In a previous article on how to disassemble antique furniture, a portion of the instructions read “Start by removing screws.” Sometimes that’s a whole lot easier said than done, especially if you are working with older pieces. Trying to remove a reluctant screw can be a frustrating job and what would otherwise be a one-minute procedure becomes a trial of endurance and frustration.
The primary element of screw removal is having the right tool. That sounds fairly simple on the surface but the variety of screw heads and the corresponding variety of screwdrivers required to accommodate them is endless. You just can’t have too many screwdrivers!
Even the simplest type of screw, the original slotted head wood screw, has a huge variety of heads. For example, very early hand made screws had wide, deep slots and a sumo sized screwdriver blade works best with them. But only a few years later in the 1830s, after machinery was designed to make screws, the blade required to manipulate them was extremely thin compared to the older models and required a different technique using more finesse and less brute strength. Having the right tool means not only having the right size and the right shape but having it in good condition. A screwdriver with a worn, rounded blade or one that has been used excessively as a pry bar will damage screw heads and add greatly to your frustration. The right tool for the right job.
The most common occurrence in screw removal is what the technical people in the fastener business call “cam out.” That just means the screwdriver slipped out of the slot and busted your knuckle. The most common reason for cam out is the use of an improperly sized screwdriver. Most people will automatically grab the smallest tool they think will do the job. The result is most often a screw head that is marred or a twisted screwdriver blade. The opposite should be the case. You should start with the absolutely largest screwdriver that you think will possibly work and down size from there. It is important to completely fill the slot of a screw head with the blade in order to get the most surface area working in your direction.
But don’t go overboard. Closely examine the fit of blade to slot and make sure your selection of blade goes all the way to the bottom of the slot. If not, move down a notch in size.
Next make sure that you are exactly perpendicular to the screw. The right size blade probably won’t work at an angle and will result in more cam out and screw head damage. Once the blade enters the slot, rock it gently from side to side to make sure you are flush against the bottom and square to the sides. Then turn the screwdriver slowly but firmly counter clockwise. You are not trying to set a speed record here. The object is screw removal so take your time.
If the screwdriver slips or the head of the screw starts to deteriorate, first try reseating the screwdriver blade in the slot by tapping it firmly with a hammer and try turning again. This not only will seat the blade better, it may help free up the screw as well. But only try to get the screw to just move, even the tiniest fraction of an inch is a great first step because if it will move a little, eventually it will move a lot. If it is still reluctant try exerting pressure CLOCKWISE. Even if you don’t move the screw visibly you may break up the bond, probably rust, that is holding the screw tightly in the wood. Then try the counter clockwise move. Even pressure is the key now. Again make sure you are square over the screw and use more down force into the slot than sideways force to move the screw. While exerting major down force just move the screw slightly. And if one tool is not giving you good results, try another. Sometimes one screwdriver works better than another for no apparent reason.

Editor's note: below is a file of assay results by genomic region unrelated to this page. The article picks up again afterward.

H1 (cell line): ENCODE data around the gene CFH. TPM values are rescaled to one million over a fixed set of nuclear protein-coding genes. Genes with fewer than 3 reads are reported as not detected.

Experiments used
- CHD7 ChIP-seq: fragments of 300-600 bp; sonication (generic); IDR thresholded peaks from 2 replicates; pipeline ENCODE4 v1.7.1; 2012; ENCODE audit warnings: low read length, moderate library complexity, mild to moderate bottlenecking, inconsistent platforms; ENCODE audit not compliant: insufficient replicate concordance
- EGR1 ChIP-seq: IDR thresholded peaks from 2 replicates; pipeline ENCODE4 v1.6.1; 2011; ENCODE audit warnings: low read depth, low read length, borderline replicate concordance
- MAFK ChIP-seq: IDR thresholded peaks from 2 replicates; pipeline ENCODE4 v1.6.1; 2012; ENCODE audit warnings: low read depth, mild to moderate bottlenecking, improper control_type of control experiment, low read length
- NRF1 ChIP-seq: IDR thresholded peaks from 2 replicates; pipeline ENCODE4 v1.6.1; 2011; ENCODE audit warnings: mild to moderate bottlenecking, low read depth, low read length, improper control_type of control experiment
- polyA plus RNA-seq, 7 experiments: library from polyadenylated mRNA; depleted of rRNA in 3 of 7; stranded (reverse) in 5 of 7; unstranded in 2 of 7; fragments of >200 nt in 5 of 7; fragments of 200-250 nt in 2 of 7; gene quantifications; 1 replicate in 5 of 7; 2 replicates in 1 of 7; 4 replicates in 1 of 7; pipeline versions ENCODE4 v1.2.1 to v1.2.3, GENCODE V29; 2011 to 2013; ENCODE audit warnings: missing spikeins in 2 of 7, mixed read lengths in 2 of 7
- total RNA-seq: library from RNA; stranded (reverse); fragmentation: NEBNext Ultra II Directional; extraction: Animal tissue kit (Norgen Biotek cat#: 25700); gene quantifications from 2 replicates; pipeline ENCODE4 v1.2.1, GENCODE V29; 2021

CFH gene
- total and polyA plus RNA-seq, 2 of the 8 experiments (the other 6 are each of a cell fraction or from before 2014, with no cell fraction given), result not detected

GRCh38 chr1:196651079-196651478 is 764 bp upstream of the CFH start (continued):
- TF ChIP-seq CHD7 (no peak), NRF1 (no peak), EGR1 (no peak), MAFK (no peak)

If the slot starts to get sloppy or damaged, it may be time for more drastic measures. If the head is accessible, use a hacksaw blade to carefully deepen the slot and put some square edges back into it. Then use a larger screwdriver in the modified slot and begin again. You may be able to entice the screw to move by using a pair of diagonal cutting pliers (commonly known as “dykes”) to grasp the head of the screw at the edges of the slot. Turn the dykes up and engage the blades in the edges of the slot and turn the whole assembly.
The major drawback here is that you may have to remove some wood around the screw head to give the dyke blades room to turn. Use a very sharp 1/4 inch chisel to create a “moat” around the screw if you need the room. This will leave you with a touch up problem but it will probably help get the screw out.
When all else absolutely fails, use brute force. In this case it means deleting the screw head. Use a Dremel tool with a grinding rock in it and just erase the screw head. It will take a while and you may have some collateral wood damage but these are desperate measures. When the head is gone leaving only the shaft, remove the hinge or whatever the screw was holding and remove the remaining screw carcass with vise grip pliers. Not a pretty sight but effective. If the screw head broke part way through the removal process and you have enough room to get behind the screw, just cut off the head with a hacksaw blade (remove the blade from the saw frame and wrap one end of the blade in a cloth to protect your hands) then remove the screw carcass as above.
Above all, don’t let the screw defeat you: outthink it.
His book “How To Be a Furniture Detective” is available for $18.95 plus $3 S&H. Also available is Fred and Gail Taylor’s DVD, “Identification of Older & Antique Furniture,” ($17 + $3 S&H) and a bound compilation of the first 60 columns of “Common Sense Antiques by Fred Taylor” ($25 + $3 S&H). For more information call 800-387-6377, fax 352-563-2916 or firstname.lastname@example.org.
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